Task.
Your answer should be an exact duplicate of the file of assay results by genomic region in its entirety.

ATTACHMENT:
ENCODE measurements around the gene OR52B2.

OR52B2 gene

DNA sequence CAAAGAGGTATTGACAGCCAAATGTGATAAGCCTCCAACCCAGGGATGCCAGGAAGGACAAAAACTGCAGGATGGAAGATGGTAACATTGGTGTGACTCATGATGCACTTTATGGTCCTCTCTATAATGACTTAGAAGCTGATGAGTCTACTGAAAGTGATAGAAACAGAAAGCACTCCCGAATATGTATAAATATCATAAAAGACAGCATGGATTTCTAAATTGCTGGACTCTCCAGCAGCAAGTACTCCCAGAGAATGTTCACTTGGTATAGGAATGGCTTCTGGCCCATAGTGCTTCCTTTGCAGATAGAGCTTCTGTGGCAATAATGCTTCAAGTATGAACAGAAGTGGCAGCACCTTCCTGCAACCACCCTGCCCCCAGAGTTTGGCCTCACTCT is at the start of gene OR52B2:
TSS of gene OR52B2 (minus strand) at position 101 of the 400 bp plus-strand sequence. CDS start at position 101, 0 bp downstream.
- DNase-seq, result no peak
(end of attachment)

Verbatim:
ENCODE measurements around the gene OR52B2.

OR52B2 gene

DNA sequence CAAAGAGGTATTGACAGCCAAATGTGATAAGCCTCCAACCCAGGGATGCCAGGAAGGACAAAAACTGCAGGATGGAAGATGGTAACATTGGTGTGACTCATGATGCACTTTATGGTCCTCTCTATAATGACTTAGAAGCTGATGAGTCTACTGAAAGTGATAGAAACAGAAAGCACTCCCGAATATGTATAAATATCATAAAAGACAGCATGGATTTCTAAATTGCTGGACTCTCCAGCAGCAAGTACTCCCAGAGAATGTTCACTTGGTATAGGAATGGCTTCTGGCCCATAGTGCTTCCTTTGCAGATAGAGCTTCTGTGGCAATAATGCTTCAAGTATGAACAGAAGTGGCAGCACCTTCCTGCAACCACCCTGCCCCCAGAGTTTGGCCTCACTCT is at the start of gene OR52B2:
TSS of gene OR52B2 (minus strand) at position 101 of the 400 bp plus-strand sequence. CDS start at position 101, 0 bp downstream.
- DNase-seq, result no peak